Rich, Poor See Similar Declines in Old Age
FRIDAY Aug. 14, 2009 -- Socioeconomic status seems to make no difference in mental decline after the age of 70, according to new research.
The study, published in the Aug. 1 issue of the American Journal of Epidemiology, challenges claims that economic status and background have an impact on cognitive functioning among the elderly. Rather, the University of California, Los Angeles study found that rates of cognitive decline among people aged 70 and older depended on other factors and were similar across socioeconomic and racial/ethnic groups.
"It has been known that cognitive performance at any given age appears to depend on demographic characteristics; the more educated, for instance, perform better," said lead investigator Dr. Arun Karlamangla, associate professor of medicine at UCLA's David Geffen School of Medicine, in a university news release. "But though there are differences in the level of performance you start with in your late 60s, this study's surprise is that the rate of decline in your 70s is the same for every group."
The study authors looked at data collected from 6,476 people born before 1924 who took part in the study of Assets and Health Dynamics Among the Oldest Old. Participants were tested five times between 1993 and 2002 on various memory and cognition tasks, including word recall, subtraction, attention, language and knowledge of current affairs.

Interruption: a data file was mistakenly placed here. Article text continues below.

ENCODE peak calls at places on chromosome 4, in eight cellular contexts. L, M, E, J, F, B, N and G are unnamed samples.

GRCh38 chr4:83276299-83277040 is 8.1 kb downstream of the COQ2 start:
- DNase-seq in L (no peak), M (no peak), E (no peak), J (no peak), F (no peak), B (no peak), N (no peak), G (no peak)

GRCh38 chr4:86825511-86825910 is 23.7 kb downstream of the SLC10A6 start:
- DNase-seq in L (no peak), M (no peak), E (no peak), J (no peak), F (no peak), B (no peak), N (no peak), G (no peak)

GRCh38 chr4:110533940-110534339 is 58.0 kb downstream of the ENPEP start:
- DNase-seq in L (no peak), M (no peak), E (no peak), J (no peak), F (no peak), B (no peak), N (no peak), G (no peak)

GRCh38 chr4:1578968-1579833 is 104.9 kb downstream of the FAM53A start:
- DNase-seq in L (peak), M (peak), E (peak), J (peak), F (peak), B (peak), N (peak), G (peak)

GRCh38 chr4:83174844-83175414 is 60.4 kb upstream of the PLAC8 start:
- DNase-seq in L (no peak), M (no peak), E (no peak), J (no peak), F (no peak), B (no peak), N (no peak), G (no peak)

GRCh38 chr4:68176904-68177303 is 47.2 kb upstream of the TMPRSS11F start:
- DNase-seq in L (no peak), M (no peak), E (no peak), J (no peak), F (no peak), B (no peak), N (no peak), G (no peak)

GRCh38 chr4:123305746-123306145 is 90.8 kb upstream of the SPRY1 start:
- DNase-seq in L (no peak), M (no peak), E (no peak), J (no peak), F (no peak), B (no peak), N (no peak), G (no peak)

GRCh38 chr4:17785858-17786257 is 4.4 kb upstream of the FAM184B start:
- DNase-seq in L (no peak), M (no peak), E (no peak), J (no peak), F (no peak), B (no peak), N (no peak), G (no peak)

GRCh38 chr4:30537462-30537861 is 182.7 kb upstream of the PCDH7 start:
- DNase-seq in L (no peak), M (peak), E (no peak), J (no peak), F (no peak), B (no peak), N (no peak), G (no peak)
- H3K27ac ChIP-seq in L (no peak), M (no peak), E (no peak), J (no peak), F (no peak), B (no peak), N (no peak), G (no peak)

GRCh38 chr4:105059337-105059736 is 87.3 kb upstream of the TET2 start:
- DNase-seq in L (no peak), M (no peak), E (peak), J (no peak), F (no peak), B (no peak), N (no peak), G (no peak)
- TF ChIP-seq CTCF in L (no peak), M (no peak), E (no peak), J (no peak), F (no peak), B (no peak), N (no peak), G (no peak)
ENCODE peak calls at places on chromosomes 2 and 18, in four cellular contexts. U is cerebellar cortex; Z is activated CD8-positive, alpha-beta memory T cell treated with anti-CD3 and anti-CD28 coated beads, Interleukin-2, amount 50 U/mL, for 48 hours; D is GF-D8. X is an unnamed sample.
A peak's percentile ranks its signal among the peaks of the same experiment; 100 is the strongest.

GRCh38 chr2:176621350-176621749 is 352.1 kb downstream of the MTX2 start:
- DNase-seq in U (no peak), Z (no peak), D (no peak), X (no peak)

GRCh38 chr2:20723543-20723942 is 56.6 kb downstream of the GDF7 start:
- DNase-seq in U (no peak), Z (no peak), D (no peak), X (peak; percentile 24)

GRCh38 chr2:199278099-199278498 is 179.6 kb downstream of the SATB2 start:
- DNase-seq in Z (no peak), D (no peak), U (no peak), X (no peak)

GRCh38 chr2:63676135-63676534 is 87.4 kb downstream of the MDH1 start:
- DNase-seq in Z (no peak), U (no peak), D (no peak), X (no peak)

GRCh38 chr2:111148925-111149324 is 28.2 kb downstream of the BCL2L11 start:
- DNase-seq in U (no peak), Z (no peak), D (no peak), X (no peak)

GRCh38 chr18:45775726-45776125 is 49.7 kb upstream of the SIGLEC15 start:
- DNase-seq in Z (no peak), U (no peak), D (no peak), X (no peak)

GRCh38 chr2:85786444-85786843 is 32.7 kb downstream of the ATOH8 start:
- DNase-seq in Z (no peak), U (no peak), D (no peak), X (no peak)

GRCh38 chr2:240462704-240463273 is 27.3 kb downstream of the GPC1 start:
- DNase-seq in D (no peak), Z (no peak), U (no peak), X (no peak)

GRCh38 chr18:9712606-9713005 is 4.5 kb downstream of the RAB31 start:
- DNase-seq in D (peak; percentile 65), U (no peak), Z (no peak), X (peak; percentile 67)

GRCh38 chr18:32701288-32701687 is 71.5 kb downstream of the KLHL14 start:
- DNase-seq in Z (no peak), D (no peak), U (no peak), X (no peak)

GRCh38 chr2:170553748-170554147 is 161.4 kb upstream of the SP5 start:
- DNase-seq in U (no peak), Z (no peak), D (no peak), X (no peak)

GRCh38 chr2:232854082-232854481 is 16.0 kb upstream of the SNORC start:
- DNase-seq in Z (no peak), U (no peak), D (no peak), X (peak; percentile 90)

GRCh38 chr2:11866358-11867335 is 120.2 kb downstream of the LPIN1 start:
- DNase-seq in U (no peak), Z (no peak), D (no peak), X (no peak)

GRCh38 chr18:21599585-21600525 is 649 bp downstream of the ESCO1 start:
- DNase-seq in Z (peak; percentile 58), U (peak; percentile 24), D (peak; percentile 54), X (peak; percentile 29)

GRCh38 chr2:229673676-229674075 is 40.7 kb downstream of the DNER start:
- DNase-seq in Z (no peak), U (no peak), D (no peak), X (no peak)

The researchers found that cognitive decline depended on how active people were earlier in life, whether or not they were widowed or ever married, and how old they were. Other social factors appeared to have little impact.
"The most consistent predictors of faster declines in cognitive functioning were being old and being single," the study authors wrote.
The U.S. Centers for Disease Control and Prevention has more on cognitive health.
Posted: August 2009
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